Cindy Crawford Honors Gianni Versace, A True Lover Of Lady Boss, Smart Sensuality Women

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Cindy Crawford Honors Gianni Versace, A True Lover Of Lady Boss, Smart Sensuality Women

Supermodel Cindy Crawford is styled by Karla Welch in 'Versace, Versace, Versace', lensed by Carter Smith for InStyle Magazine March 2018.

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It has long been my contention that the mostly male designers, coupled with women editors, male photographers and male-dominated business interests felt a strong need to metaphorically cut the original supermodels down to size. These women were size 4-6 US Amazonian women who were powerful, sexual and exuded a confidence that the catwalk had never seen. At the time 25% of notoriously overweight American women could achieve a supermodel body with exercise and healthy eating. In recent years, the percentage is 6. 

Twenty-five years after the second wave of feminism culminated in a fiery display of supermodel prowess  -- accused photographer David Bellemere, who seemed to agree with white nationalist Steve Bannon that feminism will destroy 10,000 years of civilization -- broke new ground last week, arguing 50-years later that feminism threatens to pull Western civilization back to the Dark Ages. I do not exaggerate.  

Interviewed in 1990 about the ways in which she and a few other models were calling the shots and changing the game, Linda Evangelista made her infamous, regrettable, sarcastic waking up for 10,000 dollar-bills comment. Still, the spirit of her comment was true. The supers didn't get bossed around much. I doubt that stylists were ever accused of ripping off panties without permission with that 90's goddesses posse. 

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Gianni Versace celebrated strong, Amazonian women whose obvious sensuality was part of their glorious DNA. He was not afraid of female power and influence. In this era of #MeToo, the question of why the fashion industry supported a takedown of the original supermodels is worth considering again. The main argument is that the pendulum of change swung in the direction of the equally wonderful Kate Moss and heroin chic. Change is good, the industry argues. End of the conversation.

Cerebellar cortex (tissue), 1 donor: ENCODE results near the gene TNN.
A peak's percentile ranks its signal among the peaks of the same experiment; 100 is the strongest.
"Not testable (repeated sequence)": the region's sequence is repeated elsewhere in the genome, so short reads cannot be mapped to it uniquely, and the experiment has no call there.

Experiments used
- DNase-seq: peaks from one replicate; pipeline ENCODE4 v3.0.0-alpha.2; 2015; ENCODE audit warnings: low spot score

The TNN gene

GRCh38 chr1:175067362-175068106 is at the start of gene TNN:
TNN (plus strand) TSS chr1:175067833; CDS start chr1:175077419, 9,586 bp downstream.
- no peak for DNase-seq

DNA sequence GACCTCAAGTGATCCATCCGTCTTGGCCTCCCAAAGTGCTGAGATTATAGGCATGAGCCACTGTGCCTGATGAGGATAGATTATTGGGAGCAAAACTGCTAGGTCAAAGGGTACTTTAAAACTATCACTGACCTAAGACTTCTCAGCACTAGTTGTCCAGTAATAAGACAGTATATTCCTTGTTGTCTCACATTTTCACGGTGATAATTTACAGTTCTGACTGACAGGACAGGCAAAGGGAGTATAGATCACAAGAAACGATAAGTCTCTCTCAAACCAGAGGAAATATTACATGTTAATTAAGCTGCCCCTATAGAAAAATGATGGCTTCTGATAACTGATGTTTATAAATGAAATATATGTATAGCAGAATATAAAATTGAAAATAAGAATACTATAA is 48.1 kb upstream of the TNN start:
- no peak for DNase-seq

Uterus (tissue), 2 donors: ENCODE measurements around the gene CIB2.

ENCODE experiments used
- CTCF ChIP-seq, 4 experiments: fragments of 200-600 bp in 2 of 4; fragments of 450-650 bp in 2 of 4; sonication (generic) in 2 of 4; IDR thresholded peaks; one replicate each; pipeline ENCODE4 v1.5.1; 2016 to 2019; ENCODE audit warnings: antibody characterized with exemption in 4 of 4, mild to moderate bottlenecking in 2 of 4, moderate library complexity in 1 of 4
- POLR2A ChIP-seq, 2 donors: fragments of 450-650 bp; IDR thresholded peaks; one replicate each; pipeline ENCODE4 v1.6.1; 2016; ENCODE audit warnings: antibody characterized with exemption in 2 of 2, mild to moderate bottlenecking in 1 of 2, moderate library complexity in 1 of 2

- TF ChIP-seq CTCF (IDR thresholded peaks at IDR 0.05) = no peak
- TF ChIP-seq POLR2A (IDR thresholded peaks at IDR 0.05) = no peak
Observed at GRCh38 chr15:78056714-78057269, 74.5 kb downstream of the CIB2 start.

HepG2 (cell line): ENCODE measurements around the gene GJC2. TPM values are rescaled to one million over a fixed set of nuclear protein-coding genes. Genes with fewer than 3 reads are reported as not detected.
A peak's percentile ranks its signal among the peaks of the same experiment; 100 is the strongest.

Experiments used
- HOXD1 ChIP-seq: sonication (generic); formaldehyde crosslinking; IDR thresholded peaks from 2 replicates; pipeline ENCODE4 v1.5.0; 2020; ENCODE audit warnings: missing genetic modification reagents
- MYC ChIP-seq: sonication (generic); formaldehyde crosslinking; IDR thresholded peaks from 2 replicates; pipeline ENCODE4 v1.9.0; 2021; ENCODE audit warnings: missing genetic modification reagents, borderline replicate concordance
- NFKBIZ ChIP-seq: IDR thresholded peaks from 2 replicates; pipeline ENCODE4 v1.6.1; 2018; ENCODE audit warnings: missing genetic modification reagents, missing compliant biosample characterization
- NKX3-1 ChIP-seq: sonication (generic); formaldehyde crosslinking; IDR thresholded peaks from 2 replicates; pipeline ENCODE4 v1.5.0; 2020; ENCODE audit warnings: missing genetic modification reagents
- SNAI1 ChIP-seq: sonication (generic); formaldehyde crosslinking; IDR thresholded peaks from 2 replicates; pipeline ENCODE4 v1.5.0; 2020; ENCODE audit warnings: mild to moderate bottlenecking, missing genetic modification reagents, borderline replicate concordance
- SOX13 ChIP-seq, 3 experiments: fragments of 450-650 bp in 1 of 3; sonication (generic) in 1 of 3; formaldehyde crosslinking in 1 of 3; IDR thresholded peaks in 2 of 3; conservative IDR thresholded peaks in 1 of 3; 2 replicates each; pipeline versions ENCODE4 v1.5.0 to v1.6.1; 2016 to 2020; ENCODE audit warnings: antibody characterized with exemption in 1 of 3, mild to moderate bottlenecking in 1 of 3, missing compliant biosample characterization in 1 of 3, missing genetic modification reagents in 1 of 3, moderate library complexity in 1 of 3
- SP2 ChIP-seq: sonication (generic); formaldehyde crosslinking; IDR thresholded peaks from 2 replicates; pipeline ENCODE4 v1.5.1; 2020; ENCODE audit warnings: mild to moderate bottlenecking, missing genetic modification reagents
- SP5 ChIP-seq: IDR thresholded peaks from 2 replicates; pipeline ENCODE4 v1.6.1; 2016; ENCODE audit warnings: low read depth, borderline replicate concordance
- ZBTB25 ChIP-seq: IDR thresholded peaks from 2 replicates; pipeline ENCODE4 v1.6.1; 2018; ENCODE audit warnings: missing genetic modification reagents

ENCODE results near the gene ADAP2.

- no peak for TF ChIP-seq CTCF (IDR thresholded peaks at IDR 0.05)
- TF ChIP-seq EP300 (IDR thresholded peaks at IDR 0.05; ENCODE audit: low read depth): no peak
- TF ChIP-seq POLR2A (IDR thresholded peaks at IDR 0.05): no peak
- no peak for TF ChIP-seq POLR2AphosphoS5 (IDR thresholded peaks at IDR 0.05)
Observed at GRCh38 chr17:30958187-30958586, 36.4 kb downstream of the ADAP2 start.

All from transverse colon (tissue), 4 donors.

It's not at all clear that the fashion industry is as on fire with #MeToo as Hollywood is. How many fashion industry people agree with David Bellemere that #MeToo is taking our celestial, pinnacle-reaching, male-dominated civilization back to the Dark Ages? Exactly why the fashion industry is so far behind Hollywood in embracing #MeToo issues is a question worth asking. What is the industry's relationship with powerful women, whether they are models or brand managers? ~ Anne

 

Fedex Offers Discounts of 18-26% To NRA Members and My GlamTribal Business Pays For It

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As a small biz owner of GlamTribal Jewelry & Gifts -- and now a trial member of Amazon Prime -- I've been shell-shocked over the cost of using Fedex or UPS, rather than 2-day USPS, if the shipment comes over the weekend.

Amazon expects me to absorb a $20 shipping cost on a $48 pair of earrings for a Prime order, and that's w/o an additional charge of about $11 for Fedex to come and get it from me. It's cheaper to just pay the USPS overnight cost of about $20. Note that I must ship 50 orders with only one blip, and I cannot use my own USPS account, even when I know an order will arrive on time. Amazon freezes my ability to use 2-day Priority Mail, which would cost me $12 and no pickup charge. Understandably, as a prime shipment, they want to be able to track all the facts around the shipment. But vendors pay the premium price.